***kids book. I have Code Talker and have always been interested in Native American legends(from Aunt Cathy) It was an excellent story. I never knew where it would lead except that the owl would get the girl. It was an interesting perspective going from an owl to human. I am now going to read Code Talker. I watched the movie, but books are almost always better.
Robyn
Jun 14, 2015 Robyn rated it it was amazing  ·  review of another edition
Another beautiful, exciting book by one of my favorite authors. I love Bruchac's truncated yet graceful style, and his straightforward storytelling. Wabi, A Hero's Tale is another book I'll be recommending to my middle grade children (although, thinking about it, my six year old son might enjoy it as a read-a-loud).
Amber
This book is full of adventure, humor, romance, magic, monsters, Native American culture and a lot of other really wonderful things. You can't help loving Wabi and wanting to find out what will become of him in all of his adventures. I would feel confident recommending this book to just about anyone, from the young reluctant reader to the more mature reader looking for a quick enjoyable read.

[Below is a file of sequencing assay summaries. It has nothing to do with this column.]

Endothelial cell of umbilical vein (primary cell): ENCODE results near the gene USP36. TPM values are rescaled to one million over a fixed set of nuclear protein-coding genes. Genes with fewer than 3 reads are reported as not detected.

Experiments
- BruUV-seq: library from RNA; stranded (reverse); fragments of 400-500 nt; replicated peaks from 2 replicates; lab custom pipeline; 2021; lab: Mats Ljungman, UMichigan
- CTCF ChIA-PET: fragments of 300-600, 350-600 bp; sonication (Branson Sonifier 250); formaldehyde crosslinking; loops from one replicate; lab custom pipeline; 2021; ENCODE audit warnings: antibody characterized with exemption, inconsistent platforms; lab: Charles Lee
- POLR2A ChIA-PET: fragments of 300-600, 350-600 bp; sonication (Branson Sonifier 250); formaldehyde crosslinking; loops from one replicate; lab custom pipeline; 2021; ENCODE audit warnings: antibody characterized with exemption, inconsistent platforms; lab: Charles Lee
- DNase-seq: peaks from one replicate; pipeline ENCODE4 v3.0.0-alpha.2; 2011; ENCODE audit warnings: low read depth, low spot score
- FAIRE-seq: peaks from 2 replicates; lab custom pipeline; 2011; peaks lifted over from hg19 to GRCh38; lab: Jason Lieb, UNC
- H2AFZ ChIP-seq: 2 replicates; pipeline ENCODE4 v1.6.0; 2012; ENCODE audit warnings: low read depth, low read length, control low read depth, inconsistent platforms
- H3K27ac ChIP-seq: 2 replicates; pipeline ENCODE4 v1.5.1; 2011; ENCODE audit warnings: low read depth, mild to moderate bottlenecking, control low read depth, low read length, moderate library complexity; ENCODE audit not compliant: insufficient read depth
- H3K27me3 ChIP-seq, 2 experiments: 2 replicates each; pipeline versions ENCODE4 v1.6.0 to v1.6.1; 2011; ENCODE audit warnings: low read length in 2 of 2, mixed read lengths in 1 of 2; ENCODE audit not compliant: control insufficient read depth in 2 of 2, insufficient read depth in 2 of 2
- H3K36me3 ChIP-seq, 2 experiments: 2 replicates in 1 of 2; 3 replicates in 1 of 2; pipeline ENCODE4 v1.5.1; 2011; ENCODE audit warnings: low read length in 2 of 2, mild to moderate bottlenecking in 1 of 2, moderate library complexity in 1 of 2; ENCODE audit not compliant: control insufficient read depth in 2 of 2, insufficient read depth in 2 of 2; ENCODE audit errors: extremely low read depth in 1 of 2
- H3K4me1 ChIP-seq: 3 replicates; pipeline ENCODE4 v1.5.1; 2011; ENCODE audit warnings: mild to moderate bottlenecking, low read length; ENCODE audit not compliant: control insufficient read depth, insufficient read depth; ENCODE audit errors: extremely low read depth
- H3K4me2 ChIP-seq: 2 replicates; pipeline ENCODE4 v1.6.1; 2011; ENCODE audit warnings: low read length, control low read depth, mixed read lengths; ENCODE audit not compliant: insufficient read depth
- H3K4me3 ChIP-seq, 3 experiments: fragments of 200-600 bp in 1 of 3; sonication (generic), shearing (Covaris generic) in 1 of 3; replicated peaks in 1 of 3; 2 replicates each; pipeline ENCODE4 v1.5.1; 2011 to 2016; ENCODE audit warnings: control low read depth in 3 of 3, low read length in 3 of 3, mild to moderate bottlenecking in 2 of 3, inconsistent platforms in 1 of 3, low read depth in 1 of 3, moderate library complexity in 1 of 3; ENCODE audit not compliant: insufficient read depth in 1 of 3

Suzanne Warr
A truly amazing animal pov, but also an excellent shape shifting story and the kind of tale you feel in your bones has been around since humans first started telling stories. Read the full review on my blog, and get the cat's two cents, as well. ;)
Jean
Feb 28, 2008 Jean rated it really liked it  ·  review of another edition
An engrossing tale. Wabi, an owl who falls from his nest and is cared for by wise great grandmother owl learns that his mother was a human who became an owl. He falls in love with a human girl, and changes to a human. Eventually he saves his wolf friends family and the village and gains the love of Dojihla who had earlier rejected him because of his owl ears.